The PRC received a lengthy fax from a mental health facility in another state. It was obvious that a wrong number had been dialed and that the fax was meant for a doctor who had been caring for a certain patient who was about to be released from the facility. The fax contained a great deal of information about the patient. The cover letter on the fax did not include a confidentiality statement.* Nor did it provide a telephone number and name to be called in case the fax was sent to a wrong number. The PRC attempted to call the individual named on the fax cover sheet. A voice message was left with that person which explained the receipt of the fax. That individual never returned the call to instruct us on the disposition of the fax. 6-x-97

* A typical confidentiality statement for fax cover pages is as follows:

"The information contained in this facsimile is privileged and confidential. It is intended only for the use of the individual(s) or entity named above. If you are not the intended recipient of this facsimile, or the employee or agent responsible for delivering it to the intended recipient, you are hereby notified that the dissemination, distribution or copying of this facsimile is strictly prohibited. If you have received this facsimile in error, please notify the sender immediately by telephone and destroy this document."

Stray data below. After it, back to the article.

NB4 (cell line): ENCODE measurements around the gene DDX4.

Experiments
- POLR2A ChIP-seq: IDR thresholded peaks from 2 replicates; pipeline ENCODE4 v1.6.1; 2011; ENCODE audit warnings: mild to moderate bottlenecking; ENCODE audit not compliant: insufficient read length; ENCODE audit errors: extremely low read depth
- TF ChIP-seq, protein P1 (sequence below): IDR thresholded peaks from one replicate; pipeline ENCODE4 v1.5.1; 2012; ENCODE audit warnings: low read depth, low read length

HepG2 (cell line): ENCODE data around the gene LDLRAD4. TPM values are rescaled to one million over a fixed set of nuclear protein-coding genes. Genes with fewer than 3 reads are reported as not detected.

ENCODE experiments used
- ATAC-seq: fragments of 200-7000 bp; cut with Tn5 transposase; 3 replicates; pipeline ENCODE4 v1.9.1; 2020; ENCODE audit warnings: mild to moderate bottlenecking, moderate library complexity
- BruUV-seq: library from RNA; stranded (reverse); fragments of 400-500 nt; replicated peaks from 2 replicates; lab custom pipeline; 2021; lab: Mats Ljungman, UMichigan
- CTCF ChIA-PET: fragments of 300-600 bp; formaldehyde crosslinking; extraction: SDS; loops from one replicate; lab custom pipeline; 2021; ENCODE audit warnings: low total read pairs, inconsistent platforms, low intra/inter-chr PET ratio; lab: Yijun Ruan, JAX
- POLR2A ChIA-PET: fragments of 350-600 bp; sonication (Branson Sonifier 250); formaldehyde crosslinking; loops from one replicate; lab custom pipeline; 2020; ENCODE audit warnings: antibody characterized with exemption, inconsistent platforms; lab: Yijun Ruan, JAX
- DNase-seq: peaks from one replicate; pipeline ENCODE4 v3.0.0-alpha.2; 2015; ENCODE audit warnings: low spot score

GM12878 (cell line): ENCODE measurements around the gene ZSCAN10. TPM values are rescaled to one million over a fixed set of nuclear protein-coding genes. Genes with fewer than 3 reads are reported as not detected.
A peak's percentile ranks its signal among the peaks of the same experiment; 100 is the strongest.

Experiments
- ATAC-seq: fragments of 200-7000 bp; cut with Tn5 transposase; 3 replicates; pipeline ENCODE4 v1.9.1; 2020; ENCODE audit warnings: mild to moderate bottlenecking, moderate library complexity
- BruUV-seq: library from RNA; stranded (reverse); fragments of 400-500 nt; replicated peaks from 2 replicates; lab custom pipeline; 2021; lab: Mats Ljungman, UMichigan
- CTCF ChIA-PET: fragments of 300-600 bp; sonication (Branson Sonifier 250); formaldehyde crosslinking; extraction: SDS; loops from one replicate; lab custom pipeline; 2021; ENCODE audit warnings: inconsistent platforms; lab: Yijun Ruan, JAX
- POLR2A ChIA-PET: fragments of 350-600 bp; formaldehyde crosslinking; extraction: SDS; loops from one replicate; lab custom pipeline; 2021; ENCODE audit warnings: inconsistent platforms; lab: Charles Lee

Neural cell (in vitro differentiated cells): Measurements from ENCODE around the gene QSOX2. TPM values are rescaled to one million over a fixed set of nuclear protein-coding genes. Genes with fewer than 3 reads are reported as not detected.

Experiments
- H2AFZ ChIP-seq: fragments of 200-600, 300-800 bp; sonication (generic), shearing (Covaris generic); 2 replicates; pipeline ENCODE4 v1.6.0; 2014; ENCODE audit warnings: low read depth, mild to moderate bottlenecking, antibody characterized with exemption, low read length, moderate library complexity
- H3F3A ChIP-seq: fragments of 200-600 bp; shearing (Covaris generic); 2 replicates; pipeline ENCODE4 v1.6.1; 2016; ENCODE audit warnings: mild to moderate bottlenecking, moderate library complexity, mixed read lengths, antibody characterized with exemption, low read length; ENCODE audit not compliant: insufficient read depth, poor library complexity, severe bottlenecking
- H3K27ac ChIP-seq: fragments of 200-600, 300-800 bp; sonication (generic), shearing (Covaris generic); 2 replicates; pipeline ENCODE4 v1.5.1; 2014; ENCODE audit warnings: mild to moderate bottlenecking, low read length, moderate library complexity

Should county records be on the Internet?

Bettina reported to the PRC that the real estate transaction records of a county in Arizona were about to be placed on the Internet. She noted that such records are public, and that anyone can walk into the county administration building and look up the records. But she was concerned about the ease of access afforded by the Internet. Bettina herself is a community activist who sometimes takes unpopular positions. She does not want her home address to be readily available. She also expressed concern about law enforcement officers who own property. Their home addresses would also be exposed unless they put their property in a trust. 6-x-97

Can one's driver's license be photographed without consent?